As I write, shares of Cameco (NYSE: CCJ ) are pushing to fresh intraday highs, and are trading hands more than 8% higher than Friday's close. What's going on with the uranium powerhouse?
The fact that Canada and India are poised to sign a nuclear cooperation agreement certainly doesn't hurt. The Canada-based company recently deemed India "a large market opportunity for any uranium fuel supplier." However, we need to look to Australia for the proximate cause.
A couple of weeks ago, there was an incident at BHP Billiton's (NYSE: BHP ) giant Olympic Dam mine, which accounts for between 5% and 10% of global uranium supply. A loaded ore skip fell to the bottom of an 800-meter mine shaft, which a Goldman Sachs (NYSE: GS ) analyst described as "one of the most serious incidents that can occur in a haulage shaft." The spot price of uranium has been ticking higher since that time, from an average of below $43 per pound in September to above $47 today.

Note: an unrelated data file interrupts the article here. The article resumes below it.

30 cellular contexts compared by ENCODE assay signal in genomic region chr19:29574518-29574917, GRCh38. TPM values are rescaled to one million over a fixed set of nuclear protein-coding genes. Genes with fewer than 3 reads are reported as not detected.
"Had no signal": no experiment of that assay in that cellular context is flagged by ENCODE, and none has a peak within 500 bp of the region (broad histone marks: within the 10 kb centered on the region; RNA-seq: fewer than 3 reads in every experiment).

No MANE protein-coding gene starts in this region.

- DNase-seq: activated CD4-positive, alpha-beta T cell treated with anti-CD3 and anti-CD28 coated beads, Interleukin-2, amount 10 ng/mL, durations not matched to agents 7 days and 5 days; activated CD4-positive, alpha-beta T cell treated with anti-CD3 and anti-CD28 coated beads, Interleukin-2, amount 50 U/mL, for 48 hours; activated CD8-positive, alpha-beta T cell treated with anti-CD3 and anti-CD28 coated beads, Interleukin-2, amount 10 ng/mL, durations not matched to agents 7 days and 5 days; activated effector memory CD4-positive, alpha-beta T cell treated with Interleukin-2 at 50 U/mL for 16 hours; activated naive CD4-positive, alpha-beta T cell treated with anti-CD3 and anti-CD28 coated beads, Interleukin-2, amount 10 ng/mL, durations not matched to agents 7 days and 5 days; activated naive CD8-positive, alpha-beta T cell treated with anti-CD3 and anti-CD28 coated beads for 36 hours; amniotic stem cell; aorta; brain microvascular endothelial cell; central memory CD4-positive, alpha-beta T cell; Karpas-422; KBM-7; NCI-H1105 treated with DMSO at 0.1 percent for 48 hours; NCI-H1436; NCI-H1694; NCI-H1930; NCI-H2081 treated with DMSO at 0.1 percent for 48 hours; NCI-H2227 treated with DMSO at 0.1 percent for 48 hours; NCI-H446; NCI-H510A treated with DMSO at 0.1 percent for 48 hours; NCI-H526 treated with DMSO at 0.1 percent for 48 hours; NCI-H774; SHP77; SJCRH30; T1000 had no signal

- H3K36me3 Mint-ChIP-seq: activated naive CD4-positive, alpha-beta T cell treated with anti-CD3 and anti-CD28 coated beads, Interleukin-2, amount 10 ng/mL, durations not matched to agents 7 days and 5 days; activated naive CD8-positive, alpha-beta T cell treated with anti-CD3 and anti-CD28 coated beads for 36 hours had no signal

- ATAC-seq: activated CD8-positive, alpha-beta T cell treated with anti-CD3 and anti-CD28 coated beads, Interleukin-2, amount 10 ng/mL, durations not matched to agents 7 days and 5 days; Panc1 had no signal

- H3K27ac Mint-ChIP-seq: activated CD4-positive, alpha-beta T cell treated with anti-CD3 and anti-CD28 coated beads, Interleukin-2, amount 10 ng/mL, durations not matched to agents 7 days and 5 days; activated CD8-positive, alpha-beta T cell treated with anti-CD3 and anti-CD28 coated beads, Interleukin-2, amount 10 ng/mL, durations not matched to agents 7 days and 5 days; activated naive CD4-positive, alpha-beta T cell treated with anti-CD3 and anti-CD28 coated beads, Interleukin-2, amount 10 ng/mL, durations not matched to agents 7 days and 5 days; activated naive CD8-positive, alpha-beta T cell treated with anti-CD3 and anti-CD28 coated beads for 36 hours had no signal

Only this week, with the release of BHP's quarterly production figures, did the extent of the problem begin to come into focus. The Australian first reported that the company had declared force majeure on some uranium supply contracts, and may see production drop to 20% of capacity for up to six months. BHP then confirmed the former point, and stated that full output should resume by the end of March, with ore hoisting at 25% of capacity until then.
The market for uranium is very thin, so it didn't take much to move the spot price. The miners have jumped as well. Denison Mines (AMEX: DNN ) tacked on a decent gain on strong volumes yesterday, as did various Canada-listed miners like Paladin Energy and Uranium One.
The uranium market has seen some serious mine mishaps in the past. Compared to the flooding at Cameco's Cigar Lake mine, this looks like pretty small potatoes. It's always possible that the damage could be worse than expected, but I would not be rushing into one of the uranium miners on account of this haulage shaft hoopla.